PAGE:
President Joe Biden has pledged not to deport members of either group, but unilateral executive action is always subject to legal challenges; a 100-day total moratorium on deportations, for example, was recently overturned by a conservative judge responding to litigation from Texas’ Republican attorney general.

“Our movement delivered a clear political mandate,” Martinez Rosas, an immigrant from Mexico who has lived in the US since she was a young child, said on the call. Democrats have “a moral and political obligation to see it through,” she argued, adding that the legislation should be passed without any compromises that see more funding go toward border enforcement.

Introduced in 2019 by Rep. Lucille Roybal-Allard, a California Democrat, the bill passed the House, with the support of all Democrats and seven Republicans, but went nowhere in the GOP-controlled Senate. Activists expect it to be reintroduced shortly in lieu of the comprehensive reform package proposed by President Biden, which would provide a path to citizenship for over 11 million undocumented immigrants.

“We are saying clearly to Democrats that they must use every available pathway, including legalization in the upcoming COVID jobs package, and any other effort to ensure that we have protections for undocumented people,” Martinez Rosas said.

Under the Deferred Action for Child Arrivals program, many immigrants who came to the US as children are eligible to obtain work permits and protection from being forcibly removed from the country. But DACA requires its recipients to renew that protection every two years; the lack of permanency exacerbated by shifts in the political landscape.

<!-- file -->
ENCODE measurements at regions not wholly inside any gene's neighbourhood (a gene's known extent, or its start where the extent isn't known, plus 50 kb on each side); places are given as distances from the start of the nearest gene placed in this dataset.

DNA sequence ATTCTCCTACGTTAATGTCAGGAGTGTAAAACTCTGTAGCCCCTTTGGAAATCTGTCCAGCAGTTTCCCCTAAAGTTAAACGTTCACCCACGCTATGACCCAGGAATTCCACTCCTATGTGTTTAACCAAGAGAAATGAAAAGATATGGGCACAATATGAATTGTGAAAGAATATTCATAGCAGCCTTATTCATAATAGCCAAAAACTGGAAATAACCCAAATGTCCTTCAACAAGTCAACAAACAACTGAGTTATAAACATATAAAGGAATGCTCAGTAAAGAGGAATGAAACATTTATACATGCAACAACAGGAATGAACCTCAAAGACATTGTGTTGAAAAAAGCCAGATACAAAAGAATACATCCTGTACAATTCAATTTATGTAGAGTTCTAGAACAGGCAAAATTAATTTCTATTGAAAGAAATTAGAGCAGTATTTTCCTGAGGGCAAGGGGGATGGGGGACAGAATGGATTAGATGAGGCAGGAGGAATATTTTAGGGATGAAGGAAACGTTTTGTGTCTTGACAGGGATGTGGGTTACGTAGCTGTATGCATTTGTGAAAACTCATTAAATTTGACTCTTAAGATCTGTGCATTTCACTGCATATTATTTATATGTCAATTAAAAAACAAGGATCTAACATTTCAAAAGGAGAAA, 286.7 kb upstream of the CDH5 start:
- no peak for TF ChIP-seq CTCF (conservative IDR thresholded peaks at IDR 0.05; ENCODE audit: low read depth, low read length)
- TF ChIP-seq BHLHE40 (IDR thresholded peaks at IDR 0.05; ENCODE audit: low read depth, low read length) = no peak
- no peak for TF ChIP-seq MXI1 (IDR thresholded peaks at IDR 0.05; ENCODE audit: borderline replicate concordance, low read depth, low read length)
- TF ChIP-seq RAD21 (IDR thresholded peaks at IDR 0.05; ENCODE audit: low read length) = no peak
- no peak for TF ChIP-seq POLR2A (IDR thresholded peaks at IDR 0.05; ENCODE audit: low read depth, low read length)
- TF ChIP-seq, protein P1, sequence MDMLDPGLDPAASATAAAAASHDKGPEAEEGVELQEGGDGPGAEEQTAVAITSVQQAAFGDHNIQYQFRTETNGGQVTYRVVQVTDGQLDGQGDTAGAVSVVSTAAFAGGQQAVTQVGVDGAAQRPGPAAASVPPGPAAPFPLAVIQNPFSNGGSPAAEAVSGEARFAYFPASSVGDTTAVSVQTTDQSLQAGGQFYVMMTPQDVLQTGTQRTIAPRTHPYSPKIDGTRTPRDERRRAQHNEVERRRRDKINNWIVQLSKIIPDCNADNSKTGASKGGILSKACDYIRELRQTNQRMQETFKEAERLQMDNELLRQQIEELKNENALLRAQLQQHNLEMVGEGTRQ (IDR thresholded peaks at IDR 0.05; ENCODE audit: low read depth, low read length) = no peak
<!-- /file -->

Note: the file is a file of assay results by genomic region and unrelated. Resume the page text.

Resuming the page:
Joella Roberts, a DACA recipient who came to the US as a child from Trinidad and Tobago, said it’s a mark of progress that that legalization is on Congress’ agenda, reflecting “the growing power of our movement.” And she praised lawmakers for ensuring that misdemeanor convictions – and possession of marijuana – would not make one ineligible. But, she said, “I would be remiss if I did not mention our disappointment with the criminal bars that are still in place.”

Activists also expect Democrats to introduce another measure that could provide a pathway to citizenship for around one million undocumented farmworkers and their families. Votes on both pieces of legislation are expected before the House’s March 22 recess.

“It is long overdue for Congress to recognize the integral role that immigrants play in our communities and in the nation for food security,” Andrea Delgado, government affairs director at the United Farm Workers Foundation, said Wednesday. “We look forward to the imminent introduction of these bills and to sending them over to the Senate, where we will continue to build power and demand change.”